Courtesy of Pasadena Digital History
Instruction Librarian Susie Chin presented Glendale College’s digital archive project to board members after working on it since fall 2014 when it was funded by the Glendale College.
“Funding by the foundation provided the physical equipment as well as a server, licensing, consultant fees and training for all the people involved in the project,” Chin said.
Emerging Technologies Librarian Adina Lerner and Library Technician Scarlet Yerissian have assisted with the project through their expertise and with the actual scanning of the images from the archive.
Anyone can now access the website bit.ly/GCCArchive or pasadenadigitalhistory.com to browse the current set of digitized photos and documents.
“We digitized a sample of objects in the GCC archives that were the most compelling,” Chin said. “Each object was chosen to appeal to different constituencies on campus.”
For example, what is searchable in the archive includes documents such as past issues of El Vaquero or a handwritten letter from a student in 1973.
It also contains a broad range of pictures that chronicle the history of the campus, students, faculty and administration.
Licensing and hosting are through the Pasadena Digital History Collaboration, which offered its established infrastructure.
“They have the website, licensing, the staffing and technical expertise to manage the project,” Chin said.
Digitizing the archive allows for preservation of documents and photos which removes the possibility of any future mistreatment.
“We want to make sure that what we have is available and has longevity,” Chin said. “The more something is handled, the more it is going to deteriorate and disintegrate.”
The transition also opens doors for curriculum development by allowing professors to use the available resources.
“[The archive can] teach students about primary sources, how history has evolved and how a lot of issues have changed,” Chin said.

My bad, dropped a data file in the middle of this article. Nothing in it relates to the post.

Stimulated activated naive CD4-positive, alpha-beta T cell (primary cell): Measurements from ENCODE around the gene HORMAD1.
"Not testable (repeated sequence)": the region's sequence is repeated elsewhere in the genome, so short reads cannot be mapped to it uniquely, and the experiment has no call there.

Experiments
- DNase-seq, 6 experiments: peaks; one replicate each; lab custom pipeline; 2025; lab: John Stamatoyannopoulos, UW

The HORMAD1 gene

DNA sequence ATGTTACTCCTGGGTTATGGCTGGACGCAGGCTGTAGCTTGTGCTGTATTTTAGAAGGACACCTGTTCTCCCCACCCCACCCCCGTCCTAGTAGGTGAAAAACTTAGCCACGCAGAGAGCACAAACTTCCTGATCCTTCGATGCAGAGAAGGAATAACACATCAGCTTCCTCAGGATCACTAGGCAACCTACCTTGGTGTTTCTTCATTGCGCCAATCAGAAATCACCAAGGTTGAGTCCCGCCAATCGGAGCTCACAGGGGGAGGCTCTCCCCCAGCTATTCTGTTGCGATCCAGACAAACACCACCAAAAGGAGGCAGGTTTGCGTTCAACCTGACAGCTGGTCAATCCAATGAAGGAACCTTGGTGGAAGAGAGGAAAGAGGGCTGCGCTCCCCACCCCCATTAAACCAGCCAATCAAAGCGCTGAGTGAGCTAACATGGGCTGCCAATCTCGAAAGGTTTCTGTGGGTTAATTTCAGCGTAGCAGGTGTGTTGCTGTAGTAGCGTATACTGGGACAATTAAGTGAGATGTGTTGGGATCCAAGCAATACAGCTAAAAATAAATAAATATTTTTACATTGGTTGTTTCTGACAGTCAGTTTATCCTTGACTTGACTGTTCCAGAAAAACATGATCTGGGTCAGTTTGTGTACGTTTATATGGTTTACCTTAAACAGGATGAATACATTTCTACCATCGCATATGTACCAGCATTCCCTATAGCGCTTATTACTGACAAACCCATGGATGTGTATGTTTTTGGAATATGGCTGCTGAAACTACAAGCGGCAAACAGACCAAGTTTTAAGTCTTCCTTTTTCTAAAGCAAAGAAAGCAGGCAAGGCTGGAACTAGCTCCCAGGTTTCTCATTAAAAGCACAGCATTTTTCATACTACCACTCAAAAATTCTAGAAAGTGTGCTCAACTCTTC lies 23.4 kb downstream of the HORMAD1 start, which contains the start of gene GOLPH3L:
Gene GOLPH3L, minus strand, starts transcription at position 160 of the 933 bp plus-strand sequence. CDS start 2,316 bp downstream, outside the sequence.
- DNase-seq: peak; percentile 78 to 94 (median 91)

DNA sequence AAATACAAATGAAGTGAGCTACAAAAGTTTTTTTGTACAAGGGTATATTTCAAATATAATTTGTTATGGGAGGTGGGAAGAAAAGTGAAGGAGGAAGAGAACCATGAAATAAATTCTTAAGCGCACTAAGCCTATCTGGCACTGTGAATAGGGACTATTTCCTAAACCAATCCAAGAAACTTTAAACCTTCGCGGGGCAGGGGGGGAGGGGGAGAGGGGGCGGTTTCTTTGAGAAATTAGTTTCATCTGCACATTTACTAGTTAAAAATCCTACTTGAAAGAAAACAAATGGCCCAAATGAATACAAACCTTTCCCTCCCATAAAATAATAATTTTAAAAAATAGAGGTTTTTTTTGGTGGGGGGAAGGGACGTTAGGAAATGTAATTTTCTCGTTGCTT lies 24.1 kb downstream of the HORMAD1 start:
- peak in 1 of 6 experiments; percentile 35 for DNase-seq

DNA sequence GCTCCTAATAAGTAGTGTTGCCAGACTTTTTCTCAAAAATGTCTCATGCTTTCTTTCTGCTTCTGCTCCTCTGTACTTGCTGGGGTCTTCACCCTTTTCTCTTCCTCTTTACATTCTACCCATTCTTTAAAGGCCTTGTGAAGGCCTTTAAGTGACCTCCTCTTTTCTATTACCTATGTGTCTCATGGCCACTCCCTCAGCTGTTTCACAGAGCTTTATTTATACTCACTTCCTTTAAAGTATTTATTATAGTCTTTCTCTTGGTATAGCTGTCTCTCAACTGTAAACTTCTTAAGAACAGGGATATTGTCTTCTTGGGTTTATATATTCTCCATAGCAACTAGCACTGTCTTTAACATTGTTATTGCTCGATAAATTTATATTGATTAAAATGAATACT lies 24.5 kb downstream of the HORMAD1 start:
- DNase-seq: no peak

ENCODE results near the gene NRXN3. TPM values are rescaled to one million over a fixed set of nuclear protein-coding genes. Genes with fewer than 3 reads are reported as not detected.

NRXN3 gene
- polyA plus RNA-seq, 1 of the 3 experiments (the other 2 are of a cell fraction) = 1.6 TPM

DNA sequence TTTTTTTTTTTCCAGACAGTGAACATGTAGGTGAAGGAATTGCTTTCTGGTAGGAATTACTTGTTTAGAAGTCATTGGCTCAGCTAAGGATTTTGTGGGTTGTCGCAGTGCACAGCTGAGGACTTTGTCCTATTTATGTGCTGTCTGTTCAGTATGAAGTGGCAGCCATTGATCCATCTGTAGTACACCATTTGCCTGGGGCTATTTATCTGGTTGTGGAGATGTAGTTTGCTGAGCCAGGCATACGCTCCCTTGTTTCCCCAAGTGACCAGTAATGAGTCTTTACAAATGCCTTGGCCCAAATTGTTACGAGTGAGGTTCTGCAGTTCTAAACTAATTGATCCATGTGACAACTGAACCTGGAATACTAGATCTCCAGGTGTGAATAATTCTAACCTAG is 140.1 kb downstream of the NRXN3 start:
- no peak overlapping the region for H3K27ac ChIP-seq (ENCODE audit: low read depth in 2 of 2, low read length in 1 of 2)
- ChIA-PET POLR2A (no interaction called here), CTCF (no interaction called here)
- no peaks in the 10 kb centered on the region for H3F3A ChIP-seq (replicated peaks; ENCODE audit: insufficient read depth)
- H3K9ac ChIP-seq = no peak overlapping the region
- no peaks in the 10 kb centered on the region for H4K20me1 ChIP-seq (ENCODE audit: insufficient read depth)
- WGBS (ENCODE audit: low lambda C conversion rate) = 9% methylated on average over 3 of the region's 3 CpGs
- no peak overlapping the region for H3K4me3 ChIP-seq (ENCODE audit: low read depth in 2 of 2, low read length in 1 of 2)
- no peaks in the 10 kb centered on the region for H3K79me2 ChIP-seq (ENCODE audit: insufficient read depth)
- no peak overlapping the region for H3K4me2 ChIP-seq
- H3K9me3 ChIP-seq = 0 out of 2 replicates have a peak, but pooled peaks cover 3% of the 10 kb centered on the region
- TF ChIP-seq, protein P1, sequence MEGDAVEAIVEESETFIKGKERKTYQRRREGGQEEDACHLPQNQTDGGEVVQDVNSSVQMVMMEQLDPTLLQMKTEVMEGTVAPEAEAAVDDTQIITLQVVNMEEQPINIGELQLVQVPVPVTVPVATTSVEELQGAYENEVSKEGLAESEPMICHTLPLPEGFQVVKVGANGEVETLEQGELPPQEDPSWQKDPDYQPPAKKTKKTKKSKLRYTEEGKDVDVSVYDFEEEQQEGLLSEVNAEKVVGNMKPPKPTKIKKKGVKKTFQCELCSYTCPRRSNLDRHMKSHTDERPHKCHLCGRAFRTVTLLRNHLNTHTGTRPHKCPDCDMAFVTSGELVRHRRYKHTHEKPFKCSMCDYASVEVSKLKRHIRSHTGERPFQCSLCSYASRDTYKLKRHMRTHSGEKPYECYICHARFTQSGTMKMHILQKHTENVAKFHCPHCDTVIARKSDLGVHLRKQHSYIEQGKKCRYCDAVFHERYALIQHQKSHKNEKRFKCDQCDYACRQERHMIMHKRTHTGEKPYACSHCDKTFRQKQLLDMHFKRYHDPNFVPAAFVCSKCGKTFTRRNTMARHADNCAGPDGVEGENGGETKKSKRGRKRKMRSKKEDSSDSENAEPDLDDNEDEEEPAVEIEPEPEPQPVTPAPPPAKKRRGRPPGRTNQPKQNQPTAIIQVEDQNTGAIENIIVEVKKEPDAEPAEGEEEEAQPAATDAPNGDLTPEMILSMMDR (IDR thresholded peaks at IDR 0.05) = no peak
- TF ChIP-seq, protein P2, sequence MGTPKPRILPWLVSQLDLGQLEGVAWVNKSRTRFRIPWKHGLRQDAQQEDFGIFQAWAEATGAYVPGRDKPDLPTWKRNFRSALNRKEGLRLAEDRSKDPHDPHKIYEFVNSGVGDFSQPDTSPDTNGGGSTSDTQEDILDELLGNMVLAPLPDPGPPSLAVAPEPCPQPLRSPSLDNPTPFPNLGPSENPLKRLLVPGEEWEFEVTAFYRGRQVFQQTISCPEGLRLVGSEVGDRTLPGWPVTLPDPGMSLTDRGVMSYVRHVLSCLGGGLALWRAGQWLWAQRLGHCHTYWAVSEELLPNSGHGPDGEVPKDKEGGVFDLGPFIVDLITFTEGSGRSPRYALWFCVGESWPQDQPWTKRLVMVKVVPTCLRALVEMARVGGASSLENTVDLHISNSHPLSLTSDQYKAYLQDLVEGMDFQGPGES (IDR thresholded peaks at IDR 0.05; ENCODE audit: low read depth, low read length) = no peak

It can also demonstrate “how different constituents, students, faculty, administration and board members see an issue and [interpret] it differently.”
The history of the GCC archives is that it’s an ambition of one person and former Associate Dean Linda Winters, who gave light to the collection.
“[Winters] felt it was important and started collecting and letting people know that we are beginning to build archives,” Chin said.
The physical archive, located in the library, was never fully handled or maintained by anyone. There were only people coming in temporarily and without full-time commitment.
The archive currently lacks an organized way for people to access the resources.
“The archive has a lot of different collections, but it’s not comprehensive,” Chin said. “There are inconsistencies in terms of what we have.”
Essentially, another reason for digitizing the archives includes reaching out to a broader audience outside of Glendale College as well as engaging the community with the college by identifying photos and documents.
Chin gave the example of a photo of a GCC cheerleader and how digitizing the archive can help in identifying it.
“There’s a way for someone else across the country to see it and say ‘oh my gosh that’s my grandmother and her name was Sandy Smith,’” Chin said.
Also if a student wanted to use a photo for a presentation about the history of GCC, they could download an image from the online archive. In the past, one would physically have to go to the archives and search for that photo.
An online finding aid is being developed, so anyone accessing the collection on their computer or mobile phone could easily search for the items they want.
Financial support and encouragement from students and faculty are needed to fulfill the necessities of the project.
“To institutionalize a campus-wide digital archive, my hope is that this sampling and the seed money the foundation has contributed to this project will inspire the campus,” Chin said. “And any constituents on this campus to see that knows this is an important project.”